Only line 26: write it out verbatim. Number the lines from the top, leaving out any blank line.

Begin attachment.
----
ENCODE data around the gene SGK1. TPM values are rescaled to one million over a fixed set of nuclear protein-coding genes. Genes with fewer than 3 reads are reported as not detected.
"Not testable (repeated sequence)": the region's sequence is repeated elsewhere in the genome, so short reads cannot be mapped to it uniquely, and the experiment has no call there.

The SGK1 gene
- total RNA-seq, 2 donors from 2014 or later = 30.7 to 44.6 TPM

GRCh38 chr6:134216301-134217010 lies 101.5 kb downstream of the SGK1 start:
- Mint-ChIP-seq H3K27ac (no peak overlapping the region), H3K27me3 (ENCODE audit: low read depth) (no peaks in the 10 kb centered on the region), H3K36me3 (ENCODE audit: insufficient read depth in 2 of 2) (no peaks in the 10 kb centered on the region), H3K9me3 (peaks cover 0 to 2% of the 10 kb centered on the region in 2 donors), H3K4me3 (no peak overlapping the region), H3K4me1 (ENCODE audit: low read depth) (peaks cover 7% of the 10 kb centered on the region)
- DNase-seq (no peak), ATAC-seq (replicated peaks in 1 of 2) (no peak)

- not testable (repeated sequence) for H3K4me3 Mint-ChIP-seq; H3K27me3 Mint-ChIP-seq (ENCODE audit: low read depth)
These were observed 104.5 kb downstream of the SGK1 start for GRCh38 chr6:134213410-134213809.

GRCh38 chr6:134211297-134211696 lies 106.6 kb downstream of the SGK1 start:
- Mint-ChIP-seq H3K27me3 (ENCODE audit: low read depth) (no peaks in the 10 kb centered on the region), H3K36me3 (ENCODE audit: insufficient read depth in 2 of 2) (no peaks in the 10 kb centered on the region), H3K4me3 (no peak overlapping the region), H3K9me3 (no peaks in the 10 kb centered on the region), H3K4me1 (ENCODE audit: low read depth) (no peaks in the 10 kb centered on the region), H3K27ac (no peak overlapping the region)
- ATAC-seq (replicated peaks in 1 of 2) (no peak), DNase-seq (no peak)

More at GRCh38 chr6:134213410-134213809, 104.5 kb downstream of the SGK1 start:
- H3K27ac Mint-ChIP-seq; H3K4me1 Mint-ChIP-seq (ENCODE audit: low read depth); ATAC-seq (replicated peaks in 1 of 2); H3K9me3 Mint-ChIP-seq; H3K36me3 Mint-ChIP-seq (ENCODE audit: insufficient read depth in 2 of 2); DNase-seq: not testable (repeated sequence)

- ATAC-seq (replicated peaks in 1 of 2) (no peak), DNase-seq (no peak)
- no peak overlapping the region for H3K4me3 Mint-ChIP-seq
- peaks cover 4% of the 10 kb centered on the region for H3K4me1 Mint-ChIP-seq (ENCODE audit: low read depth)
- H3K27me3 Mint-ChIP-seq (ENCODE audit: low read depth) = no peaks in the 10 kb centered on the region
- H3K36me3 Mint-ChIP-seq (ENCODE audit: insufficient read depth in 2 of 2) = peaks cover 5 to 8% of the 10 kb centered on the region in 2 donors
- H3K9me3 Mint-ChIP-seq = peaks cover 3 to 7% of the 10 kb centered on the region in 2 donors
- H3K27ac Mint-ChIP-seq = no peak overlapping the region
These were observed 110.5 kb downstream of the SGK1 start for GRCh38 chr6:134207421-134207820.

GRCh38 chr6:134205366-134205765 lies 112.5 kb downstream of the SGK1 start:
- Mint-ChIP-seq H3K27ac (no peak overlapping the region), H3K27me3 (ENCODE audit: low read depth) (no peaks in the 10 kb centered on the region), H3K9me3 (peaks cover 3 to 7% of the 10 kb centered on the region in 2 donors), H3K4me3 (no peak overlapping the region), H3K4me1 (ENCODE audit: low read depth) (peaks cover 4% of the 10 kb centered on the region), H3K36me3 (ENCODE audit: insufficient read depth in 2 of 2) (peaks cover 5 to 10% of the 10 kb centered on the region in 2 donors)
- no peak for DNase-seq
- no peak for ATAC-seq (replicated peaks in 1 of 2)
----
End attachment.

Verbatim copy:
- no peak for ATAC-seq (replicated peaks in 1 of 2)